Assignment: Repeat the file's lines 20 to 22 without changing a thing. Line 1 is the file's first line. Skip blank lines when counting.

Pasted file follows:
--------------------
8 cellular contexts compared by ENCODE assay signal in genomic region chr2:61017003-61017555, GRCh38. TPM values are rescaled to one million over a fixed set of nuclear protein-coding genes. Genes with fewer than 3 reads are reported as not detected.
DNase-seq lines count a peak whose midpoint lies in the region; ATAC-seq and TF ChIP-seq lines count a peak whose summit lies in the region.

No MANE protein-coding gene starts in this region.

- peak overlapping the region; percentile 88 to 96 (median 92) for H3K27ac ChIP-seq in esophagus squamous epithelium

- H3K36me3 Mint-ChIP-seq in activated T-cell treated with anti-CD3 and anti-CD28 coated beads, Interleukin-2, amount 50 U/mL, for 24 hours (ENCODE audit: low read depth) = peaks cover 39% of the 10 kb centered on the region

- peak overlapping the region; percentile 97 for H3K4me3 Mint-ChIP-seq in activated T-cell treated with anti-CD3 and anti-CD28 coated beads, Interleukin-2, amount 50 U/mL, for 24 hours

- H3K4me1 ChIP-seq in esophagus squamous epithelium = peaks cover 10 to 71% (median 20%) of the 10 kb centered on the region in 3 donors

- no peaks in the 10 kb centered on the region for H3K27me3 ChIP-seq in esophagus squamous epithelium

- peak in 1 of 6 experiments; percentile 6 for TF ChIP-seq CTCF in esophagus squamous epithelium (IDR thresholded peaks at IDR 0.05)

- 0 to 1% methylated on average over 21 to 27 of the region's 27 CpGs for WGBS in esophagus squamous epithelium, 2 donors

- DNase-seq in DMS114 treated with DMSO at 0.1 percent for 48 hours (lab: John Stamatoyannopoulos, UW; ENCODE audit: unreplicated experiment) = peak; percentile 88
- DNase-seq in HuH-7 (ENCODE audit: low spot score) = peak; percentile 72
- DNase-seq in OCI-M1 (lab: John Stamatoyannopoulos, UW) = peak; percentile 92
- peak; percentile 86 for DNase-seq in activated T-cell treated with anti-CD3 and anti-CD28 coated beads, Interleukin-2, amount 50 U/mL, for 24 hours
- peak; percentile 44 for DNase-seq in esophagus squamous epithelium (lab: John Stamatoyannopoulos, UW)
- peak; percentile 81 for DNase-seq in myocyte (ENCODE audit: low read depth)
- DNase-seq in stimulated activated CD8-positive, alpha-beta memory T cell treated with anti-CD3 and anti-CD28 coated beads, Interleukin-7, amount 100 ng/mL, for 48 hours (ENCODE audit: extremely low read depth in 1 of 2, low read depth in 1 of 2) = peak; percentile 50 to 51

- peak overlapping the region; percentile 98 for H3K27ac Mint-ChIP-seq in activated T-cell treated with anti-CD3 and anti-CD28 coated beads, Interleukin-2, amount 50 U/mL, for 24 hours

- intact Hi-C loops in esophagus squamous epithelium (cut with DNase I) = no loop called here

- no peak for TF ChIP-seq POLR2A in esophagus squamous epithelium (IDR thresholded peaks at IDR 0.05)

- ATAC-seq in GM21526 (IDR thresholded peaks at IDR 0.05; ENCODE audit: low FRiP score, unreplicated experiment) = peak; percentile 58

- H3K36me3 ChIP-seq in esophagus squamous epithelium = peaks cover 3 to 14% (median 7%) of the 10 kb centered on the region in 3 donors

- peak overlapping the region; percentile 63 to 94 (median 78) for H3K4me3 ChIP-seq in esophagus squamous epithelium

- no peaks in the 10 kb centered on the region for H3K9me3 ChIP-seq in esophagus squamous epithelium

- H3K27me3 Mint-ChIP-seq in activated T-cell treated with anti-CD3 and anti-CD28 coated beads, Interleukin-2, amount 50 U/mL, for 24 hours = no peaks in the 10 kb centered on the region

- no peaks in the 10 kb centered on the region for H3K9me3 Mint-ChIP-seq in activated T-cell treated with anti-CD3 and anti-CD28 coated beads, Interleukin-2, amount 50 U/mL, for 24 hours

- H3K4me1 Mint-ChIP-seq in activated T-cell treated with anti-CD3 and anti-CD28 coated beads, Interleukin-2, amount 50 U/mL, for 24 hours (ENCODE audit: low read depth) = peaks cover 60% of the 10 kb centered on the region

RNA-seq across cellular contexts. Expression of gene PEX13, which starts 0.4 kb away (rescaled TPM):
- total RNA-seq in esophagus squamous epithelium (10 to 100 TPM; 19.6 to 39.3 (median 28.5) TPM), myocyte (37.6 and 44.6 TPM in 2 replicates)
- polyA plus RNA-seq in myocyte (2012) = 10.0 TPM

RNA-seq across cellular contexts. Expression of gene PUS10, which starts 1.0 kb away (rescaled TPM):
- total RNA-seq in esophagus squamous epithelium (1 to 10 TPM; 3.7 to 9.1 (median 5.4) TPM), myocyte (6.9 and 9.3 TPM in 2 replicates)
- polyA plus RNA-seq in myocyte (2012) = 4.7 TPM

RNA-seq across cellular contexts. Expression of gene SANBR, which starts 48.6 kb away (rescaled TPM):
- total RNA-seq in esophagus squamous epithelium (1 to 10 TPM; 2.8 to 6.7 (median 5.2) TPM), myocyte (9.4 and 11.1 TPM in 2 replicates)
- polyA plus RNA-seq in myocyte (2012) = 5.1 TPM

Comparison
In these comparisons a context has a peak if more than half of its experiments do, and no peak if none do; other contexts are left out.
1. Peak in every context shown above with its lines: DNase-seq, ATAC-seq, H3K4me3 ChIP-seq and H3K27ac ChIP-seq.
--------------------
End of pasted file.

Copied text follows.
- no peak for TF ChIP-seq POLR2A in esophagus squamous epithelium (IDR thresholded peaks at IDR 0.05)

- ATAC-seq in GM21526 (IDR thresholded peaks at IDR 0.05; ENCODE audit: low FRiP score, unreplicated experiment) = peak; percentile 58

- H3K36me3 ChIP-seq in esophagus squamous epithelium = peaks cover 3 to 14% (median 7%) of the 10 kb centered on the region in 3 donors